Believe me, he was panicky about all this because he wanted to stick to something safe. A lot of people do. BUT I WILL TELL YOU THIS. No one is inspired by safe – and that matters as much as being practical. You need to stand out, excite them, to have them root for you. His business idea is already vetted for profitability and will also have a very positive environmental impact.


A few reasons I feel icky about “stated” goals.


Opportunity cost: you are researching what looks good to the admissions committees while you could be researching, gaining clarity and momentum on a real career goal that would be both realizable and very fulfilling.


School selection: if your goal is fake, then you are building everything around that. So, for example, you might pick schools strong for finance recruitment when you are actually interested in tech. But to make the damn story work, you are forced to pick finance schools. And to show “fit,” then, you must research clubs, classes and ways to contribute that will make the fake goal seem convincing.


Motivation: the admissions application process is very long and tiring. You need to be propelled by the passion of pursing your real goal; focusing on something that “lights you up” rather than what “sounds good” is going to provide you with a source of energy that wouldn’t otherwise be there. Authenticity inspires effort, persistence.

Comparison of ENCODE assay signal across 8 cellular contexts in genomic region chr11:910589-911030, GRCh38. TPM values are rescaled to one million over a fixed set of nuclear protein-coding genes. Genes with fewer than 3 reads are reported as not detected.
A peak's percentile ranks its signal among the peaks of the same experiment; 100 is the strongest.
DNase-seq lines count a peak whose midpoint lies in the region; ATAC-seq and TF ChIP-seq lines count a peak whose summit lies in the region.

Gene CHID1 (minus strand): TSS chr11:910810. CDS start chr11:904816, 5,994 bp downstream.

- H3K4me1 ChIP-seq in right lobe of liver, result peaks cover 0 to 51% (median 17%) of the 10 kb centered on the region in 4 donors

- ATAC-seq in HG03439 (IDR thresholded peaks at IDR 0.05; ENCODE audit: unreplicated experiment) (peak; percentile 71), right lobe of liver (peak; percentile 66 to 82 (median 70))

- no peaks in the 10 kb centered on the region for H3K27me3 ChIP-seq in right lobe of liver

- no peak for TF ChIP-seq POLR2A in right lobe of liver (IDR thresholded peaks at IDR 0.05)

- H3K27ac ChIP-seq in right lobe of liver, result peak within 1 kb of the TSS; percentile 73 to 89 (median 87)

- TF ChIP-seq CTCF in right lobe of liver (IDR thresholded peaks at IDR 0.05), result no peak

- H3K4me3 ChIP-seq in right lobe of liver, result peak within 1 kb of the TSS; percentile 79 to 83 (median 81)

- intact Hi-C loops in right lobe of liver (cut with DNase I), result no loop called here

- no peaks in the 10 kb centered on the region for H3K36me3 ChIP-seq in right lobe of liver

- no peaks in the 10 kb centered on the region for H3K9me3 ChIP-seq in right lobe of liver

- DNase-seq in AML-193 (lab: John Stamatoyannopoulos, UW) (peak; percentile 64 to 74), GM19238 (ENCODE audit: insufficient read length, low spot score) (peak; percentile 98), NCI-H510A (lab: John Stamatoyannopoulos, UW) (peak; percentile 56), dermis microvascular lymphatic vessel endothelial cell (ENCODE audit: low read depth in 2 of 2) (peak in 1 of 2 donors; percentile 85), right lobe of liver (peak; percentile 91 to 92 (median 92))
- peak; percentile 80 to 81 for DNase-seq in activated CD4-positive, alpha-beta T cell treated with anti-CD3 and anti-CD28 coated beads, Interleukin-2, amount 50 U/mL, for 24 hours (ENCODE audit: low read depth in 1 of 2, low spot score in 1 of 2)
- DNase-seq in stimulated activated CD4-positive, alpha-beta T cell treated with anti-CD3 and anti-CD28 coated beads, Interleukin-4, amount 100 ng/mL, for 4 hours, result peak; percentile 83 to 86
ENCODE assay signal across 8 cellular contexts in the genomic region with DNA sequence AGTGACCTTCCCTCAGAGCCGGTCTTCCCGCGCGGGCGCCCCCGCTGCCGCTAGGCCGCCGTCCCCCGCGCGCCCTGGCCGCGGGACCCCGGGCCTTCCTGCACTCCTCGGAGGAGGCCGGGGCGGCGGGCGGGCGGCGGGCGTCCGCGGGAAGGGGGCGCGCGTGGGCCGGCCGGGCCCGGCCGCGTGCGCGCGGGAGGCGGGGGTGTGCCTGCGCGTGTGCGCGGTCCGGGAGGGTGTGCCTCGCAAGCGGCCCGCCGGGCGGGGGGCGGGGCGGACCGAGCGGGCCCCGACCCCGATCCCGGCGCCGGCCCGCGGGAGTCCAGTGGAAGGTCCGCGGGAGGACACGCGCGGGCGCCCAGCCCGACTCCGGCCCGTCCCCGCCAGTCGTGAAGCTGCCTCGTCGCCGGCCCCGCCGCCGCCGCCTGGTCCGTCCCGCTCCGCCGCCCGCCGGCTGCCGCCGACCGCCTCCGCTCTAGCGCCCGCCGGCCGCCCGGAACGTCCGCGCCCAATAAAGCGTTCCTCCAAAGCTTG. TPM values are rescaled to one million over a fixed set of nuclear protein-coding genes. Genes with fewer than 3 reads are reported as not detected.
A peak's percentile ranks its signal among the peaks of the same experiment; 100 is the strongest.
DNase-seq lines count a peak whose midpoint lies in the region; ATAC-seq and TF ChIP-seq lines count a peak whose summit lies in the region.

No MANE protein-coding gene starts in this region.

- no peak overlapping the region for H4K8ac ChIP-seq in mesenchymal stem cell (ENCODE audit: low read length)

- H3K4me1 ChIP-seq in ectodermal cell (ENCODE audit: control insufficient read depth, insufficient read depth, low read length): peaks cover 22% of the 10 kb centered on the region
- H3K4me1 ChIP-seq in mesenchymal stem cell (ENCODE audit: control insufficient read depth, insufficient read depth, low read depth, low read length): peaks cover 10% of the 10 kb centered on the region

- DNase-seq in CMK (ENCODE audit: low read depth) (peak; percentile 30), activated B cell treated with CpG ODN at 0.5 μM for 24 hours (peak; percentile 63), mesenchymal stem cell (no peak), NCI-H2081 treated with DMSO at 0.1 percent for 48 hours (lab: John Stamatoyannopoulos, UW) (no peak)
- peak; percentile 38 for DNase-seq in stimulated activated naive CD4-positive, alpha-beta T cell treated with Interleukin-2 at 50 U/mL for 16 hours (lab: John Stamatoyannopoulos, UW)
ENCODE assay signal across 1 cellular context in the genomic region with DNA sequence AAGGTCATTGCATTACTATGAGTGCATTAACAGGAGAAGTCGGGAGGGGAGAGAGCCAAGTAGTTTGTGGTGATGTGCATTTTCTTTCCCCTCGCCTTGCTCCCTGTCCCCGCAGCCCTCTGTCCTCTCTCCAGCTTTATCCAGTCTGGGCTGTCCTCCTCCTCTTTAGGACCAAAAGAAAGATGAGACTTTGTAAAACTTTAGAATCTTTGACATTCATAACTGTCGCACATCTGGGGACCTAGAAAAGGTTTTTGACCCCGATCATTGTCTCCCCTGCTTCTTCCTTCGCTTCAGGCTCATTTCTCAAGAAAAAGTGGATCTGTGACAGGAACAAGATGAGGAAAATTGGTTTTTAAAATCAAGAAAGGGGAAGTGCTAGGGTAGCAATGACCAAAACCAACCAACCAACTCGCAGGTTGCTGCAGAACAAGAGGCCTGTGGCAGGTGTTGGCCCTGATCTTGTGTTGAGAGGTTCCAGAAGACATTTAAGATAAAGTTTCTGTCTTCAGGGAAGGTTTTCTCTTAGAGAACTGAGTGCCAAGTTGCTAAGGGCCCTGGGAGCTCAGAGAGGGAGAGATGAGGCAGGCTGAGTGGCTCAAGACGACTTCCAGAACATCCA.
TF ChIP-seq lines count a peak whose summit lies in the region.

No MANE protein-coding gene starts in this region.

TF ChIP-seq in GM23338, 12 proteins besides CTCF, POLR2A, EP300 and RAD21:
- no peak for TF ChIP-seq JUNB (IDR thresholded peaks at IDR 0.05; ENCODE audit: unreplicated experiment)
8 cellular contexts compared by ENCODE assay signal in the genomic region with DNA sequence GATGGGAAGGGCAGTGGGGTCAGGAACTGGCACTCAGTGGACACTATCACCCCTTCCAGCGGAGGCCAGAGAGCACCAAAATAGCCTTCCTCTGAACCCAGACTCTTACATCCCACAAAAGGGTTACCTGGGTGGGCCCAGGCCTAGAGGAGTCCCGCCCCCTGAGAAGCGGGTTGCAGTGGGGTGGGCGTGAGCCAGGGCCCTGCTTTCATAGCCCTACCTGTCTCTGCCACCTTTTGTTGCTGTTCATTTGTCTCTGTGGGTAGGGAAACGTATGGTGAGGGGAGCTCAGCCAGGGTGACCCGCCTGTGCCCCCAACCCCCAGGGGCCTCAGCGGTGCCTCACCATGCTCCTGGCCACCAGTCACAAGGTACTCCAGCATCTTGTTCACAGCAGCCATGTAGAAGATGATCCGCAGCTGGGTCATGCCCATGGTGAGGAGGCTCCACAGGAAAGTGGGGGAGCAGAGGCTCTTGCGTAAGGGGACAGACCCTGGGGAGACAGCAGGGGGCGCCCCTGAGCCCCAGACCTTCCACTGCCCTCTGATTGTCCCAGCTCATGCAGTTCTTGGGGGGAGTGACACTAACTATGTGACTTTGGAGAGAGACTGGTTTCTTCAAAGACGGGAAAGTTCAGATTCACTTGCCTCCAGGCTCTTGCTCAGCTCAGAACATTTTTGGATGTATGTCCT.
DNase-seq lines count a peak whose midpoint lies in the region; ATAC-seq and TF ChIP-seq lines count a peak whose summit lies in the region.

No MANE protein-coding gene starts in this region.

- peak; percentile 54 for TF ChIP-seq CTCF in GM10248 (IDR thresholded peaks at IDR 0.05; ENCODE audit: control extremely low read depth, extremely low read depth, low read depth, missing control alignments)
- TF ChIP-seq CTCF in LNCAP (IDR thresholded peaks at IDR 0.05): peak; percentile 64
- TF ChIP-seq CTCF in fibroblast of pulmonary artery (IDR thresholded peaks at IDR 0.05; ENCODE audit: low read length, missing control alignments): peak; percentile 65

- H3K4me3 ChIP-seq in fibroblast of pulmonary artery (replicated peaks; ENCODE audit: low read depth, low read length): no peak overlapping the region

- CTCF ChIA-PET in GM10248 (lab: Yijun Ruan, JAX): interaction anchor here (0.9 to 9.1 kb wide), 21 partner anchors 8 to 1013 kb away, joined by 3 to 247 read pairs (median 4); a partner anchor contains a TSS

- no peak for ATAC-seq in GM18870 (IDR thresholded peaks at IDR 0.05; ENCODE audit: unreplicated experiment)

Passion: how you write about your goals, the words you choose for your essays, comes across energetically. You are dealing with a very savvy audience. And if you are admitted – and decide to forgo an income for one or two years, and take on ~$200K in debt, without having a goal that lights you up, well, what is that all about?


Interviews: similar to the above. If you are trying to manufacture enthusiasm for a goal that your admissions consultant pushed on you, THIS WILL TELEGRAPH ENERGETICALLY. You are basically lying and think about how it feels when you know someone is lying to you. I mean, you might change your goal once you are in business school, that happens. But intentionally misrepresenting your goals to an interviewer, in my opinion, is hard to pull off successfully. Especially if you have zero poker face like me.